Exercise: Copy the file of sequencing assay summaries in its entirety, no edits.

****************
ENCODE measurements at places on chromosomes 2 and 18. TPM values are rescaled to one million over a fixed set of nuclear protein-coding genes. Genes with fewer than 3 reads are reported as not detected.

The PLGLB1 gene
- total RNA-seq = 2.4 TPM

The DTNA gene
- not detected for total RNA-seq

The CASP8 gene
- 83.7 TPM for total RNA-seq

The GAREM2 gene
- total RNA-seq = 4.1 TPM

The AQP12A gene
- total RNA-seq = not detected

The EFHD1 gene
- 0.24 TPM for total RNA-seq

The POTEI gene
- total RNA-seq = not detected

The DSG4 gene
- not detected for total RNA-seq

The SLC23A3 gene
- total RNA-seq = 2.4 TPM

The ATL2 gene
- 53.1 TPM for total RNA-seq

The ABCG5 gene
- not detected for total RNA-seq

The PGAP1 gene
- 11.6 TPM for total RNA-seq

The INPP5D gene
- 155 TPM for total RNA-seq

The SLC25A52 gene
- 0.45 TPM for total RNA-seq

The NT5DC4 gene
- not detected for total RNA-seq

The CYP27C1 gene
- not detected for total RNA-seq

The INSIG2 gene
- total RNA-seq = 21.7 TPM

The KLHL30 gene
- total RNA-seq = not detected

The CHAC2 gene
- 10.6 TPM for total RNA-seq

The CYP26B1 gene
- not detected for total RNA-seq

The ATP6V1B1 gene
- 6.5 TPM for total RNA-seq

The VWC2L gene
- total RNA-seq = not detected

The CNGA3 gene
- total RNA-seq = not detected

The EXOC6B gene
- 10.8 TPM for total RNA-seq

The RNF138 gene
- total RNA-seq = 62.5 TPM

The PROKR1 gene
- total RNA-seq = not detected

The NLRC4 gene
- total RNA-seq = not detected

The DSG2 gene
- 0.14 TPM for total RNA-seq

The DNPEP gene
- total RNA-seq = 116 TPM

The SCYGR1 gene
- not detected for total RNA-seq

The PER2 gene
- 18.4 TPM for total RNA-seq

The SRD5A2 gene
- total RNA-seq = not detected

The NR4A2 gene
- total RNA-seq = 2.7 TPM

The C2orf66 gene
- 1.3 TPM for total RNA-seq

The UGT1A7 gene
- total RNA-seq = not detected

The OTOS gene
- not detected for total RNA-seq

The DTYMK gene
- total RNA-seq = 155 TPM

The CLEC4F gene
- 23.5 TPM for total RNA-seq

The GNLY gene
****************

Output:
ENCODE measurements at places on chromosomes 2 and 18. TPM values are rescaled to one million over a fixed set of nuclear protein-coding genes. Genes with fewer than 3 reads are reported as not detected.

The PLGLB1 gene
- total RNA-seq = 2.4 TPM

The DTNA gene
- not detected for total RNA-seq

The CASP8 gene
- 83.7 TPM for total RNA-seq

The GAREM2 gene
- total RNA-seq = 4.1 TPM

The AQP12A gene
- total RNA-seq = not detected

The EFHD1 gene
- 0.24 TPM for total RNA-seq

The POTEI gene
- total RNA-seq = not detected

The DSG4 gene
- not detected for total RNA-seq

The SLC23A3 gene
- total RNA-seq = 2.4 TPM

The ATL2 gene
- 53.1 TPM for total RNA-seq

The ABCG5 gene
- not detected for total RNA-seq

The PGAP1 gene
- 11.6 TPM for total RNA-seq

The INPP5D gene
- 155 TPM for total RNA-seq

The SLC25A52 gene
- 0.45 TPM for total RNA-seq

The NT5DC4 gene
- not detected for total RNA-seq

The CYP27C1 gene
- not detected for total RNA-seq

The INSIG2 gene
- total RNA-seq = 21.7 TPM

The KLHL30 gene
- total RNA-seq = not detected

The CHAC2 gene
- 10.6 TPM for total RNA-seq

The CYP26B1 gene
- not detected for total RNA-seq

The ATP6V1B1 gene
- 6.5 TPM for total RNA-seq

The VWC2L gene
- total RNA-seq = not detected

The CNGA3 gene
- total RNA-seq = not detected

The EXOC6B gene
- 10.8 TPM for total RNA-seq

The RNF138 gene
- total RNA-seq = 62.5 TPM

The PROKR1 gene
- total RNA-seq = not detected

The NLRC4 gene
- total RNA-seq = not detected

The DSG2 gene
- 0.14 TPM for total RNA-seq

The DNPEP gene
- total RNA-seq = 116 TPM

The SCYGR1 gene
- not detected for total RNA-seq

The PER2 gene
- 18.4 TPM for total RNA-seq

The SRD5A2 gene
- total RNA-seq = not detected

The NR4A2 gene
- total RNA-seq = 2.7 TPM

The C2orf66 gene
- 1.3 TPM for total RNA-seq

The UGT1A7 gene
- total RNA-seq = not detected

The OTOS gene
- not detected for total RNA-seq

The DTYMK gene
- total RNA-seq = 155 TPM

The CLEC4F gene
- 23.5 TPM for total RNA-seq

The GNLY gene